Driven to distraction – In-car technology and the Ad Codes

Sep 9th '17

Smart technology is big.  And car buyers increasingly expect the vehicles they buy to contain the latest technology.   From smartphone integration through to semi-autonomous cars that can pilot themselves under the right circumstances, manufacturers are finding innovative ways to improve safety by using cameras and radar to keep an eye on the road, improve entertainment for passengers and provide information for drivers.  Inevitably, these become major selling points and advertisers are keen to demonstrate the benefits.

Rule 19.2 of the CAP Code says that advertising should not “condone or encourage unsafe or irresponsible driving” or depict behaviour that, if emulated, could result in a breach of the legal requirements in the Highway Code.

Show technology being used responsibly

The Advertising Standards Authority (ASA) has recently published rulings that provide guidance on how advertisers can demonstrate technology in line with the rules.   Citroen promoted their new integrated camera system, showing a driver taking pictures to send to his girlfriend’s phone, spelling out ‘Marry me?’  The ASA investigated complaints that the ads encouraged irresponsible behaviour but concluded that the rules had not been broken because the driver was in control of the car at all times.

BMW demonstrated the new 5 Series’ infotainment touchscreen showing a driver swiping the screen.  The ASA investigated whether this was likely to condone or encourage behaviour which could prejudice safety but found that the ad did not breach the Code.  Again, the driver appeared to be in control of the car.

Keep it unreal

Sixt Rent a Car created a series of short ads in which larger-than-life characters reacted to hearing shocking news on the phone by comparing it to the price they had rented a car for.  The ASA investigated whether the ads were irresponsible because they showed phone calls being made behind the wheel.  These ads did not breach the Code, in part because the scenarios shown were surreal and the characters unrealistic.  More importantly, it was clear that the phone calls took place while the cars were safely parked and ended before the cars started to move.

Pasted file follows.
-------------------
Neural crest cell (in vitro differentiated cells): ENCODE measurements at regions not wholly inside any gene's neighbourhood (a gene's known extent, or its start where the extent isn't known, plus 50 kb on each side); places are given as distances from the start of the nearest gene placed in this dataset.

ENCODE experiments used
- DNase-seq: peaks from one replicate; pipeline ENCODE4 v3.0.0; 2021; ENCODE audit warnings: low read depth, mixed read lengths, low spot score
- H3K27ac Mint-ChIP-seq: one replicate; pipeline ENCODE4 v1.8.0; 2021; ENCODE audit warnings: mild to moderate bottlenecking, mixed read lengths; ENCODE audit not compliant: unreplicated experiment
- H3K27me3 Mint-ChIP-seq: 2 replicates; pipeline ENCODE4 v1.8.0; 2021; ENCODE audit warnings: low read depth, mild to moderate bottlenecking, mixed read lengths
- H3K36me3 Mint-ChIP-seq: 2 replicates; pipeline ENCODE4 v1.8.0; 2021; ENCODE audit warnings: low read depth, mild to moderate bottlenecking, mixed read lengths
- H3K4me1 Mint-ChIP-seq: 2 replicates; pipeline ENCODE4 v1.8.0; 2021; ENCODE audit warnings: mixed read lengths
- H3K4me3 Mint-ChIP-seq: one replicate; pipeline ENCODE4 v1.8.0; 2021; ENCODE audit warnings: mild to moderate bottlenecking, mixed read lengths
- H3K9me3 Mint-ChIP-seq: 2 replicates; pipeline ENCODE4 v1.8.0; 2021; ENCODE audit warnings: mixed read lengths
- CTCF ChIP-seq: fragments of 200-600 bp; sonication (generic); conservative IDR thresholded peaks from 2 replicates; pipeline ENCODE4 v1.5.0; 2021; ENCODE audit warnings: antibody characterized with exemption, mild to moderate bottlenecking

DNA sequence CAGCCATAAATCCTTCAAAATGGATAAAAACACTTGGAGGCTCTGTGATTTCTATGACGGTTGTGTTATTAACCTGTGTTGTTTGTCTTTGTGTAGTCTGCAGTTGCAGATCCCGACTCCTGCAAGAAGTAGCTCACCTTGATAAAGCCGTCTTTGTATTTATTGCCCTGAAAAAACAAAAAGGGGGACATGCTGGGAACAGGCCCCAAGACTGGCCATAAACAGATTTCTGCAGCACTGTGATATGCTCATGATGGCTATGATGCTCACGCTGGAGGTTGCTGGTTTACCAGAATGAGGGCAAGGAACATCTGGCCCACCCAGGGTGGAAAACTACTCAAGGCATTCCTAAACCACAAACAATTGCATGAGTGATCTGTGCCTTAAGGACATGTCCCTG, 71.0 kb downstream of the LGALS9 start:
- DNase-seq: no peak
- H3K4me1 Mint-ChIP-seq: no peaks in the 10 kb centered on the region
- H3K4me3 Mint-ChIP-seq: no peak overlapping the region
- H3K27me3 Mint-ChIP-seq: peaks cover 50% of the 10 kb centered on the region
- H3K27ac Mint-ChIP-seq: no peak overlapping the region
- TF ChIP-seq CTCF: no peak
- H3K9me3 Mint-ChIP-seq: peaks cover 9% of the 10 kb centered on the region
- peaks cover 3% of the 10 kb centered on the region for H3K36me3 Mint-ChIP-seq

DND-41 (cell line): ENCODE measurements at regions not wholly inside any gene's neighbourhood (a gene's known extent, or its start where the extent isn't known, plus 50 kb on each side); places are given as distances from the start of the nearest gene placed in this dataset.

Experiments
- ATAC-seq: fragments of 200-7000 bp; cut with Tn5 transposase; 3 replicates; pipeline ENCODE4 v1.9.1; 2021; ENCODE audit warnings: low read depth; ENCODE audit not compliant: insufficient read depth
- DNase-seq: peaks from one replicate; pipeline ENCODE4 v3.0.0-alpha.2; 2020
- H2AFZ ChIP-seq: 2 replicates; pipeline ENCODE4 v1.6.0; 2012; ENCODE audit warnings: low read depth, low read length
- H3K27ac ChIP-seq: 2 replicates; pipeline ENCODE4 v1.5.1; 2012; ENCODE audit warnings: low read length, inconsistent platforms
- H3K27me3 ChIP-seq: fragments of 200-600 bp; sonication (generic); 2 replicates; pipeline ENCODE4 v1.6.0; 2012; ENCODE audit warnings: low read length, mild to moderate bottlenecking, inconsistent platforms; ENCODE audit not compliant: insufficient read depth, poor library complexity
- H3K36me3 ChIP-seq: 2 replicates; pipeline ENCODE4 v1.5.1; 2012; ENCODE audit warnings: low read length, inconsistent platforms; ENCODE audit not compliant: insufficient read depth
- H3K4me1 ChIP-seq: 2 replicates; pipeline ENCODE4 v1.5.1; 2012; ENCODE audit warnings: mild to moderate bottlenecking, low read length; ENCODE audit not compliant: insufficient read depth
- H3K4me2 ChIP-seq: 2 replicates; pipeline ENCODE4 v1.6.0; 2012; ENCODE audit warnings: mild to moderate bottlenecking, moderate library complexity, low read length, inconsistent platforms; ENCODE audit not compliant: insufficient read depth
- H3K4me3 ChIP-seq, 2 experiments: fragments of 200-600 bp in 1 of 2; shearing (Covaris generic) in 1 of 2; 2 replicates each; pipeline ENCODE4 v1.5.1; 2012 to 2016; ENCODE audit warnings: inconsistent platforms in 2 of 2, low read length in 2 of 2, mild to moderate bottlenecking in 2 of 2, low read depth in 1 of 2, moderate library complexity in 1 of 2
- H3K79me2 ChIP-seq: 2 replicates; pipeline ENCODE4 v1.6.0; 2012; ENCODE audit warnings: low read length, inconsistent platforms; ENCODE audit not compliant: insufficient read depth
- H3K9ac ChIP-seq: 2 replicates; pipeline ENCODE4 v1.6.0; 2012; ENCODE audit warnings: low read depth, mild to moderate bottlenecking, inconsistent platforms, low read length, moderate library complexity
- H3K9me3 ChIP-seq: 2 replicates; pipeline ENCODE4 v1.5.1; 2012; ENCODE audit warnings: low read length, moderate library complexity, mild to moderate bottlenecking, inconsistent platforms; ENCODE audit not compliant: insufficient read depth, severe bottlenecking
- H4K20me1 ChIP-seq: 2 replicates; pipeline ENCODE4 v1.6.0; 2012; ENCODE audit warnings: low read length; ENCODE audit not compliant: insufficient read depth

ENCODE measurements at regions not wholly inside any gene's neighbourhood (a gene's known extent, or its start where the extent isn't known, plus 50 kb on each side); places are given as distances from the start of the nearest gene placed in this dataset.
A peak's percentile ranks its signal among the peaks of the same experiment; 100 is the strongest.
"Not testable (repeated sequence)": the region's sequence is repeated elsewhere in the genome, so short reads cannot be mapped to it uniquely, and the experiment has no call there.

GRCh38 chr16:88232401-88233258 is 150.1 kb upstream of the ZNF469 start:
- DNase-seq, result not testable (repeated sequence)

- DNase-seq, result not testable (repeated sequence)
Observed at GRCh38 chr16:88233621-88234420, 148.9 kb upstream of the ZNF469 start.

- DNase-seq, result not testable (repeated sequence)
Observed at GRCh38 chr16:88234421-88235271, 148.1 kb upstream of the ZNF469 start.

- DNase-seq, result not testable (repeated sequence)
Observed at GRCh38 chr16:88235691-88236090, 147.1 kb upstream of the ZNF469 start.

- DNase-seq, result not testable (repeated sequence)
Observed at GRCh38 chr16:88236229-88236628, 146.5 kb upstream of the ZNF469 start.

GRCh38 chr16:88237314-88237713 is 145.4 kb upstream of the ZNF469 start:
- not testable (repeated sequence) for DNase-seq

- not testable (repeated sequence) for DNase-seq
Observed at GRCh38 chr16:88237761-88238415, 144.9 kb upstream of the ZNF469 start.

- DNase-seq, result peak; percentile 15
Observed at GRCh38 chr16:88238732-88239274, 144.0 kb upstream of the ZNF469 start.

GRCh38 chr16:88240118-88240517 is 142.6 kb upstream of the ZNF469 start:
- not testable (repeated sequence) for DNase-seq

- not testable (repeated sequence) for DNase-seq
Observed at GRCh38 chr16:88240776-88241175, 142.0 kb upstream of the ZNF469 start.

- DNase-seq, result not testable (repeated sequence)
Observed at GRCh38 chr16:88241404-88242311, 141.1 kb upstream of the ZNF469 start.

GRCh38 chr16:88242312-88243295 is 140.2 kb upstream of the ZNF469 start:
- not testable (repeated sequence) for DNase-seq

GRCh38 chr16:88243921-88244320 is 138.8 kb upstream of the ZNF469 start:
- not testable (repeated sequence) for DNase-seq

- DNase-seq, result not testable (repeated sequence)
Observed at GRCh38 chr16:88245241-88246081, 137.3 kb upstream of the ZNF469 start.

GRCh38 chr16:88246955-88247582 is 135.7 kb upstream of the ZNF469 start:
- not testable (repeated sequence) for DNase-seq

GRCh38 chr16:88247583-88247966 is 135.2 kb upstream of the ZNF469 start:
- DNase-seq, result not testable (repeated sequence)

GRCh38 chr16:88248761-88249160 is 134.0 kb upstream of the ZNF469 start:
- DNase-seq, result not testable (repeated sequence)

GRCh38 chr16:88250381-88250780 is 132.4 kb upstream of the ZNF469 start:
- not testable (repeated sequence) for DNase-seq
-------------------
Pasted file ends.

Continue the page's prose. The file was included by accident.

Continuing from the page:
Don’t take your eyes off the road

Sometimes ads go further than just showing the technology, as an advertorial by Jaguar illustrates.  The ad described the XE’s integration of connected infotainment saying “drive time is no longer downtime” and “in-car technology is transforming the commute”.

The ASA upheld complaints that the ad was irresponsible and could encourage unsafe driving practices; concluding that suggestions  Wi-Fi connectivity, the inclusion of calendar apps and the mirroring of smartphone tech on the inbuilt system meant a driver could use the car as an extension of the workplace encouraged and condoned behaviour which could distract drivers’ attention.

To paraphrase the Highway Code, compliant marketing needs concentration.  Avoid condoning distractions when driving and exercise proper control of your advertising at all times.

Source: Committees of Advertising Practice

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